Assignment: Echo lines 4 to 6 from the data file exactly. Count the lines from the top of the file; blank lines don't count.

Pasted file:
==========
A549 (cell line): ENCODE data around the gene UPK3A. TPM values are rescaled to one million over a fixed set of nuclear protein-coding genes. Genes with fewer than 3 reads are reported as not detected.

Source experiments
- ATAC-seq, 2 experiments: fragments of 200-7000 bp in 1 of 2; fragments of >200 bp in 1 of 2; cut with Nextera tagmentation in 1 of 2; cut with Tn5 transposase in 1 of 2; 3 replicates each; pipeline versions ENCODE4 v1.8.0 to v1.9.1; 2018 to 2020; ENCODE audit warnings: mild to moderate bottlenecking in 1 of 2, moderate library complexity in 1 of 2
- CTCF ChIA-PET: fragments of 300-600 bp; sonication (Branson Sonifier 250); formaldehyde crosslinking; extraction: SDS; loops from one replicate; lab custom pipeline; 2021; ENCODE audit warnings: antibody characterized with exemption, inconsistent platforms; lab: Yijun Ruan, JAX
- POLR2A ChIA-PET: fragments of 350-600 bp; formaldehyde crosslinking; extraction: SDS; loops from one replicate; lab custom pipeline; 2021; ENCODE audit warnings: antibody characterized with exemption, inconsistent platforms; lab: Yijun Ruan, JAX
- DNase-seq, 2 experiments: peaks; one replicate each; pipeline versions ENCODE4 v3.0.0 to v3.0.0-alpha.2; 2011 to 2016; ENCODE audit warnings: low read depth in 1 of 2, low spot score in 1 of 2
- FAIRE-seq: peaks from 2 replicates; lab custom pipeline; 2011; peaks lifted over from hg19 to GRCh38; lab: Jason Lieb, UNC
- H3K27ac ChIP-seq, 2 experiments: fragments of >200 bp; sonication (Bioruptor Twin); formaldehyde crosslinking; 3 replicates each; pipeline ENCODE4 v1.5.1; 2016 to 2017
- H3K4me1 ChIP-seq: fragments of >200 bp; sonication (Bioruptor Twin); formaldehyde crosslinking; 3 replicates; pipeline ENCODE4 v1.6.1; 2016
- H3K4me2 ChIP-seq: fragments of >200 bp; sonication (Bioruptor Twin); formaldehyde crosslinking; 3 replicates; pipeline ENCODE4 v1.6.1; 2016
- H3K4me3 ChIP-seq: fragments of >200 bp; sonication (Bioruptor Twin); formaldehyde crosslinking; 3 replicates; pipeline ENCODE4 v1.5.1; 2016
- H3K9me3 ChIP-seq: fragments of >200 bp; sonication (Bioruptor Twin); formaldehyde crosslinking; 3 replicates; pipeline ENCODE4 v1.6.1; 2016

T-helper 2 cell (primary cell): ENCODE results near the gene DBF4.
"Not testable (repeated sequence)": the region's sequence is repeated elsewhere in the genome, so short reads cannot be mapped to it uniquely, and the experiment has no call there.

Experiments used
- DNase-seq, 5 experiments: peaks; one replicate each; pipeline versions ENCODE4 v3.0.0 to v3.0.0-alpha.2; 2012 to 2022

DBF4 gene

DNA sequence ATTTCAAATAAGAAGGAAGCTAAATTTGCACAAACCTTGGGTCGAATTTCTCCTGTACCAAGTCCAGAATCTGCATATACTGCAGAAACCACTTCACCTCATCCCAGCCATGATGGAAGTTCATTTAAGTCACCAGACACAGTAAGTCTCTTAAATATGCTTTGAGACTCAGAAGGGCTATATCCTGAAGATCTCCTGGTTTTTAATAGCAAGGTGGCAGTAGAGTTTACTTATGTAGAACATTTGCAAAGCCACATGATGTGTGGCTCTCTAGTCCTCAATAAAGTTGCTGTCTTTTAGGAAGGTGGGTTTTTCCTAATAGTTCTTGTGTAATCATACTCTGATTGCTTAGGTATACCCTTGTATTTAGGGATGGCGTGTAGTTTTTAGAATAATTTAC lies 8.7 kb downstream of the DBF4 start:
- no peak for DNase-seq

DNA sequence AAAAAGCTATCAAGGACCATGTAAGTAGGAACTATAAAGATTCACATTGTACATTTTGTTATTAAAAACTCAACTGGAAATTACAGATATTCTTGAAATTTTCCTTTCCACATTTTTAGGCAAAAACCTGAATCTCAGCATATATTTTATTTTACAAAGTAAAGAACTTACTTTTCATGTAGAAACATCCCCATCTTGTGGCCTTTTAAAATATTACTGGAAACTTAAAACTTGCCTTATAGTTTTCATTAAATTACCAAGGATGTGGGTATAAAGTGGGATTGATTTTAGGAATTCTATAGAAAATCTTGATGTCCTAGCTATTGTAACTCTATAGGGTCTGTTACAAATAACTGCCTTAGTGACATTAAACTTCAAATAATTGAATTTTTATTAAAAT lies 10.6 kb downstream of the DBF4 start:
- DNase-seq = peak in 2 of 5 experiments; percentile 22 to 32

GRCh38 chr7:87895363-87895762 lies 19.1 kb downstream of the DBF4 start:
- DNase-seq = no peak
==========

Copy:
- CTCF ChIA-PET: fragments of 300-600 bp; sonication (Branson Sonifier 250); formaldehyde crosslinking; extraction: SDS; loops from one replicate; lab custom pipeline; 2021; ENCODE audit warnings: antibody characterized with exemption, inconsistent platforms; lab: Yijun Ruan, JAX
- POLR2A ChIA-PET: fragments of 350-600 bp; formaldehyde crosslinking; extraction: SDS; loops from one replicate; lab custom pipeline; 2021; ENCODE audit warnings: antibody characterized with exemption, inconsistent platforms; lab: Yijun Ruan, JAX
- DNase-seq, 2 experiments: peaks; one replicate each; pipeline versions ENCODE4 v3.0.0 to v3.0.0-alpha.2; 2011 to 2016; ENCODE audit warnings: low read depth in 1 of 2, low spot score in 1 of 2